View Full Version : Building Console / table saw method
01-09-2002, 07:03 PM
I am planning to build a steering console for my runabout. The basic shape of the console is to be a rectangle with the front/back and sides sloping inward at an angle of 15 degrees.
Does anyone have a set of tables that can tell me the blade angle and mitre angle that I need to set on my table saw to cut the corners where the front/back and sides meet?
I probably have not given an adequate description of what I am trying to do, if so, let me know and I'll try again to describe it.
Thanks for any help!
01-09-2002, 07:25 PM
I can recall doing a similar setup on a chop saw by building a wedge backpiece of the appropriate angle of lean and using it to support the stock when I cut regular miters. I imagine you could probably set up a similar support for your miter gauge or cradle. Trying to actually figure out the angles would just make my head hurt and probably not be as predictable as I'd like.
Good luck, I look forward to more reasoned solutions.
[This message has been edited by Jamie Hascall (edited 01-09-2002).]
01-09-2002, 08:24 PM
Alan..... I have just completed a center console for my 14 ft. Thompson. Basically I built a rect. box 24 in. wide, so that it fits between the stringers, 6 in deep and 27 in high. I also built a front seat as part of the console. I used mahogany I had laying around from the original front seat assembly. Also am installing two upolestered swivel seats with arm rests, one at the console and the other on the console seat. So far it looks great......Good Luck!
01-09-2002, 09:22 PM
Hi Alan. If you e-mail me a sketch maybe I can help.
01-09-2002, 09:31 PM
Why not build a mock-up using cardboard and masking tape? You should then be able to copy your angles off using sliding bevels and the like, you could even do the cutouts for instruments electronics etc.
01-10-2002, 07:14 AM
Sounds like you are planning to miter all the corner joints, from your description. I would recommend against this, as you will have some strength problems if you do unless you are going to use an inside framework.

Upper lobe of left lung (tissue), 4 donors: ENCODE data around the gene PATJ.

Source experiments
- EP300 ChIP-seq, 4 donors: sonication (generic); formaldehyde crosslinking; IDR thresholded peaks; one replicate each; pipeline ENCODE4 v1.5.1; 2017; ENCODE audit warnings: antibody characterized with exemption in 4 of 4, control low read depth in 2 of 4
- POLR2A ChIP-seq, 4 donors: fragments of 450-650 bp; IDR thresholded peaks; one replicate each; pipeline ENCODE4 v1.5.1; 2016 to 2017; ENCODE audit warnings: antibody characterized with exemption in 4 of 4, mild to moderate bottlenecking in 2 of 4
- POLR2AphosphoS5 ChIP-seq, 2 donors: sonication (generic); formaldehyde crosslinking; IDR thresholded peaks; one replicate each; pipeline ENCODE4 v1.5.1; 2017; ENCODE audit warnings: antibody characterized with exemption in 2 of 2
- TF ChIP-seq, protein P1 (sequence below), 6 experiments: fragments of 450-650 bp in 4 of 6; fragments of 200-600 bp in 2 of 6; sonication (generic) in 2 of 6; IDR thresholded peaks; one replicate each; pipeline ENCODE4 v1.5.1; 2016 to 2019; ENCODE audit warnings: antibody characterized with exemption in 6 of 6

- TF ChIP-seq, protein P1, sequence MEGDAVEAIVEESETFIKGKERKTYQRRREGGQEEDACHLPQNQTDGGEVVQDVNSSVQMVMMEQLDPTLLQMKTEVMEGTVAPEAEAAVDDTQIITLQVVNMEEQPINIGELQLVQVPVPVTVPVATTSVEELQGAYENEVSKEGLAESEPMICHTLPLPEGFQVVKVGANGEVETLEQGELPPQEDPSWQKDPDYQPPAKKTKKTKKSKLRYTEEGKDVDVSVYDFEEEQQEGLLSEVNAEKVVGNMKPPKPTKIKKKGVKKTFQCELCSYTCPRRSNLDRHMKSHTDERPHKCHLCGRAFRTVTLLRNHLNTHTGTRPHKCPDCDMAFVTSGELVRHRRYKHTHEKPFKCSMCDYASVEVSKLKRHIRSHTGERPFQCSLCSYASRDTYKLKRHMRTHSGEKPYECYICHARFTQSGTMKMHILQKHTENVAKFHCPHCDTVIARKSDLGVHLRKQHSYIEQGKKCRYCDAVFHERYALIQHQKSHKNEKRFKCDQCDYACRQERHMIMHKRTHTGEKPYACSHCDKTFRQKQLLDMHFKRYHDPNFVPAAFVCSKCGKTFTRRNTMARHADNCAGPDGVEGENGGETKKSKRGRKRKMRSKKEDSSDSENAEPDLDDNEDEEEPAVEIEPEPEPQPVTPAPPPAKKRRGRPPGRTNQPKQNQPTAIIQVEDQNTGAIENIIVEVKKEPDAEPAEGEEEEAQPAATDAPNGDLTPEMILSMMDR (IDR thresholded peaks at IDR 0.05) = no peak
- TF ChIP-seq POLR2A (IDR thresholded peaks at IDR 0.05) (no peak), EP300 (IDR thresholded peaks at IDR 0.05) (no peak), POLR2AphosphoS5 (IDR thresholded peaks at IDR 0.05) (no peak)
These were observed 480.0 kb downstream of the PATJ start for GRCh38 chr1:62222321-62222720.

If you do want to do it this way, you need to make yourself a jig for the table saw that holds your work piece at the correct angle (15 degrees in this case) as the jig and workpiece pass over the blade. Check the jig books - this would be similar to the jig you'd use to make a tapered leg on a table.
The blade would then be set at a 45 degree angle for the corner mitres.
01-10-2002, 08:07 AM
I agree with Ken. Mitering the edges will give you strength problems. Of course you could back all the joints with cleats for strength.
Here is a link, though, to a table for compound miter angles.
Here's the formula: http://www.wwforum.com/faqs_articles/miter_formula.html
Alan, if I were doing this myself I wouldn't use full length miters on these corner joints. As kw and Dave R indicate it's not the strongest way to go. If you use full length rabbet joints at the corners with backing blocks on the inside, corner trim on the outside, it will be strong, easy to fit up and the corner trim will add protection and cover any "sins" if necessary. Or you could make some nice looking (properly proportioned) corner posts with a rabbetted or dadoed fit for your panels. Mitered corners would be my last choice. But that's my choice. It's your boat. How's this thing going to be secured to your deck?
01-11-2002, 01:20 PM
Thanks to everyone who replied. I'll use the information to figure out my next step.
This forum is truly a great resource.
01-19-2002, 10:43 AM
Using a jig and seting the blade to 45 degrees is a good way to do it if you're going to miter. However, the angle of the foward and side pieces should each rest on the jig at 7.5 degrees from the fence of the saw. When you lean the two pieces together,you'll get the 15 degrees you want.
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